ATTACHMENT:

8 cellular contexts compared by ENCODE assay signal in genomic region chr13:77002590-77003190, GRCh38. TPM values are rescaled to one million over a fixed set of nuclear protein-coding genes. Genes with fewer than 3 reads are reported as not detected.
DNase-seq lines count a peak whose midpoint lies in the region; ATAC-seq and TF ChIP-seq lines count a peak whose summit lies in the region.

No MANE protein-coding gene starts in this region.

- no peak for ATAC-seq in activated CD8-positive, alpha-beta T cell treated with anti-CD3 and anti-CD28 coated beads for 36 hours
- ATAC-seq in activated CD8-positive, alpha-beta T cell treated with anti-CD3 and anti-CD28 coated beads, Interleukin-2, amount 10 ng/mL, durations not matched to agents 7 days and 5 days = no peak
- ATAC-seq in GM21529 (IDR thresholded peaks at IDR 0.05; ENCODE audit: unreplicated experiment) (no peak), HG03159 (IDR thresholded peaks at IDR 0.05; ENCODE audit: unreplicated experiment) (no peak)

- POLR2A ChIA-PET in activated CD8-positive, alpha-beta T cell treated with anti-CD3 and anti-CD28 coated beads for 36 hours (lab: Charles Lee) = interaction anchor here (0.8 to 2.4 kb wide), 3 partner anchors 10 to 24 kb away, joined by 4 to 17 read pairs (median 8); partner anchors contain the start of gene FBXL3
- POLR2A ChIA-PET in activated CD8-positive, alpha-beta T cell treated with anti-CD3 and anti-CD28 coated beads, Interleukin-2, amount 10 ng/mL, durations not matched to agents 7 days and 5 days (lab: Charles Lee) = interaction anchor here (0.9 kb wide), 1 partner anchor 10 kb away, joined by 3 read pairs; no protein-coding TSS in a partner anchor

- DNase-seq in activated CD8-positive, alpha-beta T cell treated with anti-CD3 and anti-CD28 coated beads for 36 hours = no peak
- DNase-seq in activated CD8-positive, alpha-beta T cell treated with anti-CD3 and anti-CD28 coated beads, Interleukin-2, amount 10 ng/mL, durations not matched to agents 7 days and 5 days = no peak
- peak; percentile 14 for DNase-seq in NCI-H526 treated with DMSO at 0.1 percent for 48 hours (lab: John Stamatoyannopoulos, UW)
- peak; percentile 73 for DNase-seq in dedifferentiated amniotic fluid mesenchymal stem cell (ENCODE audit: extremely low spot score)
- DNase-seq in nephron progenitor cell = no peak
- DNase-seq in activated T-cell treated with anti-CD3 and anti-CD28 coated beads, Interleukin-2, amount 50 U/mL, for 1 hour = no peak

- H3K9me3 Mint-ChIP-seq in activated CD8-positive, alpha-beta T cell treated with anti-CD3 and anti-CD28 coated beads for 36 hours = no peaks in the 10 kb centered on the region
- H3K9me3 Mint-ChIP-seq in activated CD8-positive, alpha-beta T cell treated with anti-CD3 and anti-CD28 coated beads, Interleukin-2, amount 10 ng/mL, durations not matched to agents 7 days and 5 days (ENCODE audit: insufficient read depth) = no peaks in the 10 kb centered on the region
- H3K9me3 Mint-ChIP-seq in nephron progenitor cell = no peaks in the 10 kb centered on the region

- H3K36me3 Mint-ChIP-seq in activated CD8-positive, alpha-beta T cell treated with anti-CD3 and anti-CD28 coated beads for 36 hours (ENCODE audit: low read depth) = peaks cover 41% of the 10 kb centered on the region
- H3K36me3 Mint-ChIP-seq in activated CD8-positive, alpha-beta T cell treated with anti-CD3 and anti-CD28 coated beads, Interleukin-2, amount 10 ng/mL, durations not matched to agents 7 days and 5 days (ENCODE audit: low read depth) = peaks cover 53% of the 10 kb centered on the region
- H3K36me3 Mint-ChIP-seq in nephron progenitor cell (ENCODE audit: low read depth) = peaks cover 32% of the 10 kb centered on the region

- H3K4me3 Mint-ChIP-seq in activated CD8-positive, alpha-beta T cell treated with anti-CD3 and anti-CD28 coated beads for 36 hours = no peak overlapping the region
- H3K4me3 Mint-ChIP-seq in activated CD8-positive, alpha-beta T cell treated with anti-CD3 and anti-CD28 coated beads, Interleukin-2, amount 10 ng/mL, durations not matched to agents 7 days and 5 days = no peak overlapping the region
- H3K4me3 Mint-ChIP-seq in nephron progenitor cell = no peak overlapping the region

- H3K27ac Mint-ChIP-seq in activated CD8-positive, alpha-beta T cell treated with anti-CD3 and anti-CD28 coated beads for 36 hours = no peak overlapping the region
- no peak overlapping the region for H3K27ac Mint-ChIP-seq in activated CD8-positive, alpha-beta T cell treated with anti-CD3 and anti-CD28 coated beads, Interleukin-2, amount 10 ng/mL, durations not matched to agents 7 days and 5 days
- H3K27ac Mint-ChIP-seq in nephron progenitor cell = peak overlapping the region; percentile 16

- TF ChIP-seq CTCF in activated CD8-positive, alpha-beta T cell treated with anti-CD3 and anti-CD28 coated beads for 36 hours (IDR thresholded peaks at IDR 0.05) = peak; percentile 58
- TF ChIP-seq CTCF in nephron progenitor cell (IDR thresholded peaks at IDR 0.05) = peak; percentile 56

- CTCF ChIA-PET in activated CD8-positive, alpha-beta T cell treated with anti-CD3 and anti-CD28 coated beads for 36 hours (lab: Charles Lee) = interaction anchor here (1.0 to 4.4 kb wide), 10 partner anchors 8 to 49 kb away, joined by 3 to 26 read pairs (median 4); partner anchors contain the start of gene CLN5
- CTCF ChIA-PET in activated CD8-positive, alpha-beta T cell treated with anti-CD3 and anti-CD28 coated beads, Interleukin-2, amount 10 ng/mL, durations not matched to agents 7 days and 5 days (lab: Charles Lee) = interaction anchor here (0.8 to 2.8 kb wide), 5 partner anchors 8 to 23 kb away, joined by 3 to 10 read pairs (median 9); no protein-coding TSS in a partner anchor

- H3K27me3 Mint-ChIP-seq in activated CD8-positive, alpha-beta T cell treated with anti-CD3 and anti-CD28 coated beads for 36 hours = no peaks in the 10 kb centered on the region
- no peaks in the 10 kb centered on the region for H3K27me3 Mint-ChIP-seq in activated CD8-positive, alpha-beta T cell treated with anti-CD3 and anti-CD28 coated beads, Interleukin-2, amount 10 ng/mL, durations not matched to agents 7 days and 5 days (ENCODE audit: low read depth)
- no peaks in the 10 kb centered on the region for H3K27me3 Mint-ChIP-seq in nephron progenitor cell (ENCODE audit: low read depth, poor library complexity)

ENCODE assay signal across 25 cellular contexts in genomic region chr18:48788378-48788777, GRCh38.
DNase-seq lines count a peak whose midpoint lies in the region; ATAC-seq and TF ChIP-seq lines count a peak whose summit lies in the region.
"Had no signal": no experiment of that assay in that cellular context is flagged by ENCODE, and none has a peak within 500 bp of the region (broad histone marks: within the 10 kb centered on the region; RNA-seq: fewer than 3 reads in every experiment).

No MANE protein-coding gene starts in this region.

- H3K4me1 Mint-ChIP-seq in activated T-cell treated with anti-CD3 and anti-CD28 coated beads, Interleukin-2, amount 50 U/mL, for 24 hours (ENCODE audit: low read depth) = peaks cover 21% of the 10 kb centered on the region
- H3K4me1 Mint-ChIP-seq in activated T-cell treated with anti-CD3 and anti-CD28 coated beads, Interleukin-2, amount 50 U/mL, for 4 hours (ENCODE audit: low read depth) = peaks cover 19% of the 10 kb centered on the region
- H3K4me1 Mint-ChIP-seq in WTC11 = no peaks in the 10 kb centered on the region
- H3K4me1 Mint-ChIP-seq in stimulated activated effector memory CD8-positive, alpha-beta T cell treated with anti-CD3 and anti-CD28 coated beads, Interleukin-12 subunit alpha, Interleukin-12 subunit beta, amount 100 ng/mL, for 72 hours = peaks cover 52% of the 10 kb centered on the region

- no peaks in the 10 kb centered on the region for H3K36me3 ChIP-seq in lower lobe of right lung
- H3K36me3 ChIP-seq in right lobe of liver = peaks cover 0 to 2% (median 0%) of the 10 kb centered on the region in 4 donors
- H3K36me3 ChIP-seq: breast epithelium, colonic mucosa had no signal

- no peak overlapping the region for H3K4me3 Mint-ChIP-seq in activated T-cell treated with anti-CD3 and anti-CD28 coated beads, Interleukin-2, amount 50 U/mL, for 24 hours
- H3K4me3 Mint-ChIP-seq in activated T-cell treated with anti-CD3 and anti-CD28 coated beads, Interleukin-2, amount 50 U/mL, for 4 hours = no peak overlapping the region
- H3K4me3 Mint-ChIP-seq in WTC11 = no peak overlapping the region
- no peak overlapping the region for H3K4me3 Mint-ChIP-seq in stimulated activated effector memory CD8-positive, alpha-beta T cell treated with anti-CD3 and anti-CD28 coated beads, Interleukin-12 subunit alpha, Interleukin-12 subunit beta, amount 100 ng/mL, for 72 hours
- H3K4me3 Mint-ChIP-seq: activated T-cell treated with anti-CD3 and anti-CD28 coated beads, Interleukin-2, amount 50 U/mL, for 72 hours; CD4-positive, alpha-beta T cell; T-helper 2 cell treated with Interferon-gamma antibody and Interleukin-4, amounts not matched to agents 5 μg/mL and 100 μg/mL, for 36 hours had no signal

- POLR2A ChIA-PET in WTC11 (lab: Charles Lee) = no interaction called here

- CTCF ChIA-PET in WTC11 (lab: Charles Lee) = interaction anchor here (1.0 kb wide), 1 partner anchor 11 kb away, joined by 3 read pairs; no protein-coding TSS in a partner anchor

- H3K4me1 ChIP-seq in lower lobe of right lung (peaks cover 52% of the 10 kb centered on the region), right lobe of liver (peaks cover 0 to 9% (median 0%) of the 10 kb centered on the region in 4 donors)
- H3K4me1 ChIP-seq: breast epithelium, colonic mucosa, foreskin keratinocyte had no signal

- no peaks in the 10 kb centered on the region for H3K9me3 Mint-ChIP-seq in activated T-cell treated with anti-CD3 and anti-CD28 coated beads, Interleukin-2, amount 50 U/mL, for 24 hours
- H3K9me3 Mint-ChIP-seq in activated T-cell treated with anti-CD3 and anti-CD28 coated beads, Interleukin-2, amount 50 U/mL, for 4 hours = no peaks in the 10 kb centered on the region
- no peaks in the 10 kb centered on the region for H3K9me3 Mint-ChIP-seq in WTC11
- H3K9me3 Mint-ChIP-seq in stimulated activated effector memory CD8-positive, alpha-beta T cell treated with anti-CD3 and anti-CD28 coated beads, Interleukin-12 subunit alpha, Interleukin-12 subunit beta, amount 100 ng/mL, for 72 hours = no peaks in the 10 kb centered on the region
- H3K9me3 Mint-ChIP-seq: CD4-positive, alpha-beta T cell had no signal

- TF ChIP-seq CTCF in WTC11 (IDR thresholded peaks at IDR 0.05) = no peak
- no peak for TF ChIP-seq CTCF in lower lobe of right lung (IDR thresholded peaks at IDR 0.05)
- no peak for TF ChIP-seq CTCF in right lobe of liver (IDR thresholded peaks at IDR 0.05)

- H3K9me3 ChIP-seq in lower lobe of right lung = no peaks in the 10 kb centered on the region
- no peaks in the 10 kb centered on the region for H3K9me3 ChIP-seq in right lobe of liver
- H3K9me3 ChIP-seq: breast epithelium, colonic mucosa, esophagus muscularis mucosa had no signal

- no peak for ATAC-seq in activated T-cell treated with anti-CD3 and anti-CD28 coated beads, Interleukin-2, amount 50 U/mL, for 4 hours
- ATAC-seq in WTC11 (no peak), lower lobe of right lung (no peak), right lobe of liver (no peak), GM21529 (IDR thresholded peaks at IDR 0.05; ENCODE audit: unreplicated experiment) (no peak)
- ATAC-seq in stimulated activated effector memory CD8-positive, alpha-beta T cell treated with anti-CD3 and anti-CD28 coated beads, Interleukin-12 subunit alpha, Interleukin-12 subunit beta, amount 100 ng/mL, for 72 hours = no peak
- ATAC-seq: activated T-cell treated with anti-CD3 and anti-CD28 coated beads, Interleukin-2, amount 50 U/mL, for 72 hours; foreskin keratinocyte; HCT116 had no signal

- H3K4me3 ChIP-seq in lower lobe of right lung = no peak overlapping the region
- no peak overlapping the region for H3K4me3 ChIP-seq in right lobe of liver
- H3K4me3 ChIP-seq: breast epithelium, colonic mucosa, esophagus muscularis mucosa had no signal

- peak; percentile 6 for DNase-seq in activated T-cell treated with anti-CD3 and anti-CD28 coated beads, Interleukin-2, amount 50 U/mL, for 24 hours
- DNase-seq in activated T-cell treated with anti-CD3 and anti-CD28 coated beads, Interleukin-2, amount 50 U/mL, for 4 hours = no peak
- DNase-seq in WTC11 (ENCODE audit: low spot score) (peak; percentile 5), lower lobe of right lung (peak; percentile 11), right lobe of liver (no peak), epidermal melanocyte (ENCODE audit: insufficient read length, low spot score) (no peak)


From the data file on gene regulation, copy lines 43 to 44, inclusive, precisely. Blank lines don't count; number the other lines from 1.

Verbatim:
- H3K36me3 ChIP-seq in right lobe of liver = peaks cover 0 to 2% (median 0%) of the 10 kb centered on the region in 4 donors
- H3K36me3 ChIP-seq: breast epithelium, colonic mucosa had no signal